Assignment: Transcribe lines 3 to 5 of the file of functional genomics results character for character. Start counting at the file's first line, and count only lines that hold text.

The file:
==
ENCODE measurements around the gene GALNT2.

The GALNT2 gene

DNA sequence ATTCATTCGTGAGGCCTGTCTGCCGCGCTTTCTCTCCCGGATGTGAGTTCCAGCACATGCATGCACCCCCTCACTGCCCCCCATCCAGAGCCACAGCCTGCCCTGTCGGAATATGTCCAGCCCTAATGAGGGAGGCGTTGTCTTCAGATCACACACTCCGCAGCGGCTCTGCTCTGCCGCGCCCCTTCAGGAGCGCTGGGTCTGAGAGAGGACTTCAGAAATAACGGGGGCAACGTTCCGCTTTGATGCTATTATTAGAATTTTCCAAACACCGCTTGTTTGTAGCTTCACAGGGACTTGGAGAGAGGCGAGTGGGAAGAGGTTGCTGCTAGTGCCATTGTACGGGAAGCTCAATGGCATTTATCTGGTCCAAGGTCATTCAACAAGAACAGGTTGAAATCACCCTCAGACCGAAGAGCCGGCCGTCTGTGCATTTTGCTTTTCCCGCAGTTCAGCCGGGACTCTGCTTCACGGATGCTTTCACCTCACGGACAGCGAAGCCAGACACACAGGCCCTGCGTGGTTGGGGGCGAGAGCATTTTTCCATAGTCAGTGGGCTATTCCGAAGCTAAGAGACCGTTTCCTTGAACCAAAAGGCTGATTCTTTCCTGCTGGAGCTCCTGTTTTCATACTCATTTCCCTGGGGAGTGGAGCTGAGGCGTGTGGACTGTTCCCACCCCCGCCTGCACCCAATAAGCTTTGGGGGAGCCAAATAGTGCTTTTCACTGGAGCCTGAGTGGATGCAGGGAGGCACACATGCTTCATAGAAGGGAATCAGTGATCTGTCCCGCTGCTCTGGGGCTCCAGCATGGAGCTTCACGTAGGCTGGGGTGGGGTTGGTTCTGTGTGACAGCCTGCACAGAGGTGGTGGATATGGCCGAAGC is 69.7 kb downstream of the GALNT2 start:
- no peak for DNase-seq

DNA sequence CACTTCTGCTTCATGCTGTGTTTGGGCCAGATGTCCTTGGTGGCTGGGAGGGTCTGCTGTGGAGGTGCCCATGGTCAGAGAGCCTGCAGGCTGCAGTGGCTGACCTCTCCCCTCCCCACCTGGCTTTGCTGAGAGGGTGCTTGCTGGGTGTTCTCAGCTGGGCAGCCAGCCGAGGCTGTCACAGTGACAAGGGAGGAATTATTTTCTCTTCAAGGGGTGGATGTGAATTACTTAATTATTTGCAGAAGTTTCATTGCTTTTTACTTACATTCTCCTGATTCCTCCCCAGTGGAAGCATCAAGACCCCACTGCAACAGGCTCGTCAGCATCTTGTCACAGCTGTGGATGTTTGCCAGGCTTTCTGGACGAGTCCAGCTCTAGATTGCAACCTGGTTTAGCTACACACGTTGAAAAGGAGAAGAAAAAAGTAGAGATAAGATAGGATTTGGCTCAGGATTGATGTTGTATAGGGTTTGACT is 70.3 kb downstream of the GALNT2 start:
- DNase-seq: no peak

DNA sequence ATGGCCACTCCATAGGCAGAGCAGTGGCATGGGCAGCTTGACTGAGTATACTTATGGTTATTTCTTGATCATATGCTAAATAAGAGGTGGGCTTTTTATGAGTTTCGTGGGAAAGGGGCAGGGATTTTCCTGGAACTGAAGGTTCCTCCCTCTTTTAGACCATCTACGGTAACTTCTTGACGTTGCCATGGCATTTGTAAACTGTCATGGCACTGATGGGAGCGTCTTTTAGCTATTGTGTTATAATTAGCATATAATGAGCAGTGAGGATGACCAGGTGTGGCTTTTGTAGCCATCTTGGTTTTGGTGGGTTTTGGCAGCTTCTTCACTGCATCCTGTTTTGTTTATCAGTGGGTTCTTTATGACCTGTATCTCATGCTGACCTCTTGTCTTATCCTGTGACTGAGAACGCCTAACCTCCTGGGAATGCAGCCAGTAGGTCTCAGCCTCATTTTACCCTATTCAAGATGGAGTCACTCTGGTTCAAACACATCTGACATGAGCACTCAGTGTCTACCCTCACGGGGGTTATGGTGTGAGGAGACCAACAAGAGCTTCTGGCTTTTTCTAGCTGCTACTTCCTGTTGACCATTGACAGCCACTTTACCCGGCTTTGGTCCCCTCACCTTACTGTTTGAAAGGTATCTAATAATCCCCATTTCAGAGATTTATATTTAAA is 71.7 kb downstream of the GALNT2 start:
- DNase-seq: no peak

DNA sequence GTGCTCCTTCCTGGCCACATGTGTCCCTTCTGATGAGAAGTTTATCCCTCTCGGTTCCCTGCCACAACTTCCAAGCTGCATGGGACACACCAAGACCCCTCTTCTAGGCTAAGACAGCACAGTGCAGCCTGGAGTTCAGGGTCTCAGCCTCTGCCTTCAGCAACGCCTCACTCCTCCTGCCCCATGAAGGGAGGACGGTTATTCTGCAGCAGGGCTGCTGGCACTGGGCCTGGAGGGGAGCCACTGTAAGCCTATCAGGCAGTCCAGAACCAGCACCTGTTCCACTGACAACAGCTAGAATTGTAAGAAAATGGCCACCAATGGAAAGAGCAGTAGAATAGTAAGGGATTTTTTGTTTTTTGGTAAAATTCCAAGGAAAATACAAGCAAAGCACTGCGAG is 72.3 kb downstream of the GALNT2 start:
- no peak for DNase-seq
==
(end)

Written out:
DNA sequence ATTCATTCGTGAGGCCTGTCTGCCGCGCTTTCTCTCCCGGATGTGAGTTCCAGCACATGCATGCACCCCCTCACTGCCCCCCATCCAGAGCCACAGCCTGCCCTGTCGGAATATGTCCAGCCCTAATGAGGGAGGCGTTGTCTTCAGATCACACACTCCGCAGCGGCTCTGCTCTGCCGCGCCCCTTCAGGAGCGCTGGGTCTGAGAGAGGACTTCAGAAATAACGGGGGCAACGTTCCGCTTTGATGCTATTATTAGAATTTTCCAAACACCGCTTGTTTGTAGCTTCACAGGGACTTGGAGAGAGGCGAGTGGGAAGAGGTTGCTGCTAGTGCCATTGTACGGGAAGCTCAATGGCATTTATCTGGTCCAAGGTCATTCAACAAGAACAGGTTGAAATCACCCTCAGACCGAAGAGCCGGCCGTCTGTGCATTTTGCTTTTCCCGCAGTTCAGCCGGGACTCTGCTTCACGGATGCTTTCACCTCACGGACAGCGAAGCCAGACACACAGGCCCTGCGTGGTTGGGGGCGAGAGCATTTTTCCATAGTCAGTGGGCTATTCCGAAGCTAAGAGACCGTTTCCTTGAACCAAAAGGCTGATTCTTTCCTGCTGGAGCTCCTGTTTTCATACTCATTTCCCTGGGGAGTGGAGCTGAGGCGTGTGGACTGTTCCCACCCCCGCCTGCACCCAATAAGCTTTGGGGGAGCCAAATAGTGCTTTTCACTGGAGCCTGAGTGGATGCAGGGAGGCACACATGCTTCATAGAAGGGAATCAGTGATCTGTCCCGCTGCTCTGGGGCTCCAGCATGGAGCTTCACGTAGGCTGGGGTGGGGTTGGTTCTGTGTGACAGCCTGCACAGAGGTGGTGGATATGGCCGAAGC is 69.7 kb downstream of the GALNT2 start:
- no peak for DNase-seq

DNA sequence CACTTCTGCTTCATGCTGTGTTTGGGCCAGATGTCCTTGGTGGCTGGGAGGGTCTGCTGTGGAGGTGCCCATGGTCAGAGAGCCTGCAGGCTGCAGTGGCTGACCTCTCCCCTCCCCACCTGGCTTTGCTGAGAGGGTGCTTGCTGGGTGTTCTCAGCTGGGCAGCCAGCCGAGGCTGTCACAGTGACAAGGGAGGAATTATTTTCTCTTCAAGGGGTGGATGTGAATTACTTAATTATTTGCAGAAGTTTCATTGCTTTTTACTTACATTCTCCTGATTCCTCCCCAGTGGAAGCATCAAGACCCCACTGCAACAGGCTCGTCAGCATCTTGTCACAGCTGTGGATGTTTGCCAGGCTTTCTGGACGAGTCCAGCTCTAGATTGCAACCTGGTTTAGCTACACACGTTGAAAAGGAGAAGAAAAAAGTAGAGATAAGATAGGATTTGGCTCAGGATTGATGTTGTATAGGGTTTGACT is 70.3 kb downstream of the GALNT2 start: